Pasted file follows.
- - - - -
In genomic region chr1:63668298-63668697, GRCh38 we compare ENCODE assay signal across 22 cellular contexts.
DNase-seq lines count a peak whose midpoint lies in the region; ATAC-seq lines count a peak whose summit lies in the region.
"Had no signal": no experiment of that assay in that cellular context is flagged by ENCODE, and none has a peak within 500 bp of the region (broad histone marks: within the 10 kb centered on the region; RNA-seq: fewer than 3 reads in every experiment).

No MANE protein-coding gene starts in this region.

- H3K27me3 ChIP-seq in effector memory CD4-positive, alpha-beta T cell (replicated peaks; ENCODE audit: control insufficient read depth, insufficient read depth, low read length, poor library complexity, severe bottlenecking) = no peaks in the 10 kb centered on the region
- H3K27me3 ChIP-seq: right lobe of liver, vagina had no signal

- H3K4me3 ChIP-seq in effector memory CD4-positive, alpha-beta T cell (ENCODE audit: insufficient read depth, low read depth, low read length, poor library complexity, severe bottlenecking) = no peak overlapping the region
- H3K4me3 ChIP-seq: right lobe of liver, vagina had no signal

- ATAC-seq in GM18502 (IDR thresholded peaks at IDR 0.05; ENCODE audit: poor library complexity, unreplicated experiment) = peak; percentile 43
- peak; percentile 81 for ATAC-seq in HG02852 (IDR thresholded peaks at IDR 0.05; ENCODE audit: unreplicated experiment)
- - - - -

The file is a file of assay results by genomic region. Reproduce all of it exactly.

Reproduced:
In genomic region chr1:63668298-63668697, GRCh38 we compare ENCODE assay signal across 22 cellular contexts.
DNase-seq lines count a peak whose midpoint lies in the region; ATAC-seq lines count a peak whose summit lies in the region.
"Had no signal": no experiment of that assay in that cellular context is flagged by ENCODE, and none has a peak within 500 bp of the region (broad histone marks: within the 10 kb centered on the region; RNA-seq: fewer than 3 reads in every experiment).

No MANE protein-coding gene starts in this region.

- H3K27me3 ChIP-seq in effector memory CD4-positive, alpha-beta T cell (replicated peaks; ENCODE audit: control insufficient read depth, insufficient read depth, low read length, poor library complexity, severe bottlenecking) = no peaks in the 10 kb centered on the region
- H3K27me3 ChIP-seq: right lobe of liver, vagina had no signal

- H3K4me3 ChIP-seq in effector memory CD4-positive, alpha-beta T cell (ENCODE audit: insufficient read depth, low read depth, low read length, poor library complexity, severe bottlenecking) = no peak overlapping the region
- H3K4me3 ChIP-seq: right lobe of liver, vagina had no signal

- ATAC-seq in GM18502 (IDR thresholded peaks at IDR 0.05; ENCODE audit: poor library complexity, unreplicated experiment) = peak; percentile 43
- peak; percentile 81 for ATAC-seq in HG02852 (IDR thresholded peaks at IDR 0.05; ENCODE audit: unreplicated experiment)